(492b) Synthesis of Hydrothermally Stable Silica-Niobium Oxide Catalysts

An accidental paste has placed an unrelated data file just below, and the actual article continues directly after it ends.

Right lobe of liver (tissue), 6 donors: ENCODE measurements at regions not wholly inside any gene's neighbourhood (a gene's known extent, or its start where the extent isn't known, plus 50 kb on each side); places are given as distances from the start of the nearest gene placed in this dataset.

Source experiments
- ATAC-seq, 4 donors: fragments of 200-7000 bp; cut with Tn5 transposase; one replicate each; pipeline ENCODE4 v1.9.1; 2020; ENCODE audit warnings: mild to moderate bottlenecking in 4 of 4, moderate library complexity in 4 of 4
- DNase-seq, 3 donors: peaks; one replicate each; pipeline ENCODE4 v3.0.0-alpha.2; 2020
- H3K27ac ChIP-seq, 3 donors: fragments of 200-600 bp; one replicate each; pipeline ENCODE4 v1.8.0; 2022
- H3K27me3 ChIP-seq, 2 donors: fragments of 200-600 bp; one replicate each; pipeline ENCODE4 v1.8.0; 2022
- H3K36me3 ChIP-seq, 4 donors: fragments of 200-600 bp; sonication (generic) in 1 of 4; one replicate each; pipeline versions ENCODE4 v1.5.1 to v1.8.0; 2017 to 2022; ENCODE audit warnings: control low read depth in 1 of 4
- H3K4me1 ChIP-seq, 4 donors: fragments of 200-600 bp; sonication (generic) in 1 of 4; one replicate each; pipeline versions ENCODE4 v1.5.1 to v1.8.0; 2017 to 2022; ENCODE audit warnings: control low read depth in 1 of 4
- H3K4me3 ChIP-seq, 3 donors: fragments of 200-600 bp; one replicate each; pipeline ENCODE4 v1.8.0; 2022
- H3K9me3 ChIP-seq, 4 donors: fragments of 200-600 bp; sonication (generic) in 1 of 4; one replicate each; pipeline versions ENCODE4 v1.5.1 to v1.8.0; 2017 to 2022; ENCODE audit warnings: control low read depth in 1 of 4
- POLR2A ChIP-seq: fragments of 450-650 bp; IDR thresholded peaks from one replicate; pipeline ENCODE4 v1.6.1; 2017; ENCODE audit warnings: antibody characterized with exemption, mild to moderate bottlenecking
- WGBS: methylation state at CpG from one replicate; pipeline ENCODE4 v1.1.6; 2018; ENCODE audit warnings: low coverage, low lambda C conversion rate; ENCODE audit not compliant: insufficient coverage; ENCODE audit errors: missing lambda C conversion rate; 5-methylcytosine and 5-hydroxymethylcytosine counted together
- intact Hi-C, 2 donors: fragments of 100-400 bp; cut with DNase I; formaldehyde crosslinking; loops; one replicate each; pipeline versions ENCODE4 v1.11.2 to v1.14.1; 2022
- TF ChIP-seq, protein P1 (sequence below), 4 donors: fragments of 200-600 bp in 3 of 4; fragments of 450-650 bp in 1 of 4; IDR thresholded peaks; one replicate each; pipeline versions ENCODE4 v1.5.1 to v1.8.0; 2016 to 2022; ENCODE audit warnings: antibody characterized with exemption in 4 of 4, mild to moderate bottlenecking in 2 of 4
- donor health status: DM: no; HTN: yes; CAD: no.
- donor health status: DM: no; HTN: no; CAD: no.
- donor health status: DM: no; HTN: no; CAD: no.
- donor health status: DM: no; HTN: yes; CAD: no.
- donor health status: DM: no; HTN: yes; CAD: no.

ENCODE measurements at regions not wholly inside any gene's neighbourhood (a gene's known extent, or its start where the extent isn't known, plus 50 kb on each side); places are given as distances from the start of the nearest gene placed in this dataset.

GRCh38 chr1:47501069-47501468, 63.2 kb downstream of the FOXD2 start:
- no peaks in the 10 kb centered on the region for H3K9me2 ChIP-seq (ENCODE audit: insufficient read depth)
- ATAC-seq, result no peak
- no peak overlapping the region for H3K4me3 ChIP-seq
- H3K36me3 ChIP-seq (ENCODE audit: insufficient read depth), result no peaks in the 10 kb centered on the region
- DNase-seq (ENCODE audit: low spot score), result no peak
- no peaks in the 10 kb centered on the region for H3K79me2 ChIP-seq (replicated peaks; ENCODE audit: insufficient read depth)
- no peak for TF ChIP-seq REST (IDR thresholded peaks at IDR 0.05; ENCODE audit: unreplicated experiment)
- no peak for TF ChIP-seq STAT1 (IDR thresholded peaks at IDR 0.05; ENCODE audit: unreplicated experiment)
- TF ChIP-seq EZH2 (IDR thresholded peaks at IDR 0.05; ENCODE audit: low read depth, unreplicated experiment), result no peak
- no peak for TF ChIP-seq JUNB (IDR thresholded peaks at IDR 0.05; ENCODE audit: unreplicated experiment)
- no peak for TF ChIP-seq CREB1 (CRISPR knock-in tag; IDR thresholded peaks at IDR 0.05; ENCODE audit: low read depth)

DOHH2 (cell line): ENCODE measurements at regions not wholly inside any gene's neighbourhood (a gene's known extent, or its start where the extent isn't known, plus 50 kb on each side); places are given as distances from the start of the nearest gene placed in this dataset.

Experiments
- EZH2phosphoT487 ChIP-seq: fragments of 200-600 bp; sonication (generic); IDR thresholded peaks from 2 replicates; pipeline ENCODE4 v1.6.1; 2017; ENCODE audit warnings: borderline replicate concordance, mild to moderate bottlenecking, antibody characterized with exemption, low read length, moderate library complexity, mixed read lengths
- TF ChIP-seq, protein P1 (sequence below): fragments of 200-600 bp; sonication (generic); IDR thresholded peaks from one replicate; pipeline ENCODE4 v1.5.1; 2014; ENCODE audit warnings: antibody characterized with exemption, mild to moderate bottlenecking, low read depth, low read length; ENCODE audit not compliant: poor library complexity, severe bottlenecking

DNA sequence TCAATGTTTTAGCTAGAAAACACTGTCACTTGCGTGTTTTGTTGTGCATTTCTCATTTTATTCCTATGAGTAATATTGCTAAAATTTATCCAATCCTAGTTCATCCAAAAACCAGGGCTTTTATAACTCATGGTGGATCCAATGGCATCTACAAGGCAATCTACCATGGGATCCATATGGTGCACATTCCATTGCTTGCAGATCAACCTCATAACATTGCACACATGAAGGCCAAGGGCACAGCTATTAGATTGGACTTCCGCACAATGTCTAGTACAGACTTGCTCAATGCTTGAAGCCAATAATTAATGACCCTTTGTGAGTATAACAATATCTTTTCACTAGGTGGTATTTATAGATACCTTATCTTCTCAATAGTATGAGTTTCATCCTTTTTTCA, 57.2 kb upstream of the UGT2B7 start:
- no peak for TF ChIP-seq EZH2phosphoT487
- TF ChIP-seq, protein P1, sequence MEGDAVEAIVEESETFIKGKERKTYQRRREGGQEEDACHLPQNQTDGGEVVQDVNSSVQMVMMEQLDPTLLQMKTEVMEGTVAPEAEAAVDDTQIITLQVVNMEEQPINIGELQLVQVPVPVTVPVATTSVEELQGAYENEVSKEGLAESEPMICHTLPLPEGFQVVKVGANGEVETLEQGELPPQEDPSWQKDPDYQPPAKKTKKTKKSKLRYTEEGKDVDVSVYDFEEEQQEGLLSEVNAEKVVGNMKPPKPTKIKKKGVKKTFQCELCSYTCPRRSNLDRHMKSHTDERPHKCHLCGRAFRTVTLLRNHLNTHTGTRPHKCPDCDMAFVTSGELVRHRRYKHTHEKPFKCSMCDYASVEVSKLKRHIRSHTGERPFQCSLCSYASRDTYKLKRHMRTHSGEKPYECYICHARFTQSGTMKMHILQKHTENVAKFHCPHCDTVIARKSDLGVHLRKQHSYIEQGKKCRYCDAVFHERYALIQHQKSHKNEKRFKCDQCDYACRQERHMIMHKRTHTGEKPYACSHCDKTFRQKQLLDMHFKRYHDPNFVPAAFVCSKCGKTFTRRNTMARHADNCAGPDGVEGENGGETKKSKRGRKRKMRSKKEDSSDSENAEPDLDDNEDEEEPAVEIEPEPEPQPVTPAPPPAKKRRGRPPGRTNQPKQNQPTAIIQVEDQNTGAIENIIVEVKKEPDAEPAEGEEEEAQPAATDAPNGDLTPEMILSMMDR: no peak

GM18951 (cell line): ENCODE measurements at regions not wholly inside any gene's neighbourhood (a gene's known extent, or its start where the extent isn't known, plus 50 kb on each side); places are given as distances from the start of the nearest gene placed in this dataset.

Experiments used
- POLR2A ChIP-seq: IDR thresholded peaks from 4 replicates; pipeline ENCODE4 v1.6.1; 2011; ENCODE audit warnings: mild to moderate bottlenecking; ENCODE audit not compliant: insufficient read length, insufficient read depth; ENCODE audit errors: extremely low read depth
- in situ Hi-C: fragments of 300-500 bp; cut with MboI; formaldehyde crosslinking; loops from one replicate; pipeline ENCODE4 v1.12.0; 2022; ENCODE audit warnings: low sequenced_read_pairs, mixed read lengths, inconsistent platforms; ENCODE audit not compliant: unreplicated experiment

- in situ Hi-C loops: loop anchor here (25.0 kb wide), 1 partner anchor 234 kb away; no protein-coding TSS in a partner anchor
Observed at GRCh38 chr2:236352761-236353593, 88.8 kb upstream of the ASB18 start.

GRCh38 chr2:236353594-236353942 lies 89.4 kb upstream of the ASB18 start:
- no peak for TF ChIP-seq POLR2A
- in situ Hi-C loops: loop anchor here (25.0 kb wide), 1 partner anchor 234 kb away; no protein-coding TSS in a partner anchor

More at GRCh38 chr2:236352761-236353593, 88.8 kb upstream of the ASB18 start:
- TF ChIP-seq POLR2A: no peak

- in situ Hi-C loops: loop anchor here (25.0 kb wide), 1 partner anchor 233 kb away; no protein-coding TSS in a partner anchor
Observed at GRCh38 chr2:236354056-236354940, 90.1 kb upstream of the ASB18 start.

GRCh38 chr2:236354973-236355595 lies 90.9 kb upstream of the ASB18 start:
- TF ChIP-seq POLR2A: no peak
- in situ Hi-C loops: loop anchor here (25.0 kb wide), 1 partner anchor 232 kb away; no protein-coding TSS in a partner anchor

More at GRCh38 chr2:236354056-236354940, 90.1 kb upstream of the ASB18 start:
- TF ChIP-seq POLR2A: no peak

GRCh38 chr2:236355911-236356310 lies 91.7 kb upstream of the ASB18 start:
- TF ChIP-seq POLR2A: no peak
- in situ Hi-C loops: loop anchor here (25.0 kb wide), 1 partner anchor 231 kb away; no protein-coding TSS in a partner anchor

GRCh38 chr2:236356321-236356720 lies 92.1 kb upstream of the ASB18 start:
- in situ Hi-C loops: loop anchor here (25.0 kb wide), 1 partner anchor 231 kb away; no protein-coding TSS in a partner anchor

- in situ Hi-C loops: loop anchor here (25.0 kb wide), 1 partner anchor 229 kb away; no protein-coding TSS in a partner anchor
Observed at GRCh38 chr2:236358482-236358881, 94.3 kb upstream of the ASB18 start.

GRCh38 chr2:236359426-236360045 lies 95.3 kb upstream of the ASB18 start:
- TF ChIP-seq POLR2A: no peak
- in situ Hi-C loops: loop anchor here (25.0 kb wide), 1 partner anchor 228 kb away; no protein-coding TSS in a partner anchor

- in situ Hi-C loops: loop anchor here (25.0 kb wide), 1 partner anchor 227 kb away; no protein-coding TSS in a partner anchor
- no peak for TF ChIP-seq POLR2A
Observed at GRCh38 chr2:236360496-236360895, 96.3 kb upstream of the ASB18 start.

A significant challenge encountered with aqueous phase reactions for the production of biorenewable chemicals is the development of hydrothermally stable catalysts that maintain surface area and prevent aggregation of the support. We have synthesized a hydrothermally stable, bifunctional niobia catalyst by incorporation of 5 wt% silica in the niobia framework using a surfactant templating approach. Catalytic performance of the material was studied by impregnating Pd on the niobia-silica support for the aqueous phase transformation of γ-valerolactone (GVL) to pentanoic acid at 573 K and 35 bar. In this reaction, catalyst deactivation was caused by the sintering of Pd particles due to the loss of surface area of the support. A 53% decrease in catalytic activity was observed for Pd supported on commercial niobia, HY-340, whereas the synthesized Pd/niobia-silica catalyst showed higher stability with only a 19% loss of activity for the conversion of GVL to pentanoic acid. N2 physisorption and TEM were used to study the structure of the metal oxide after exposure to reaction conditions. These results have allowed us to develop new strategies for the synthesis of high surface area oxide catalysts that are stable in liquid water at 473 K, leading to a material that shows a surface area of 350 m2/g under these conditions.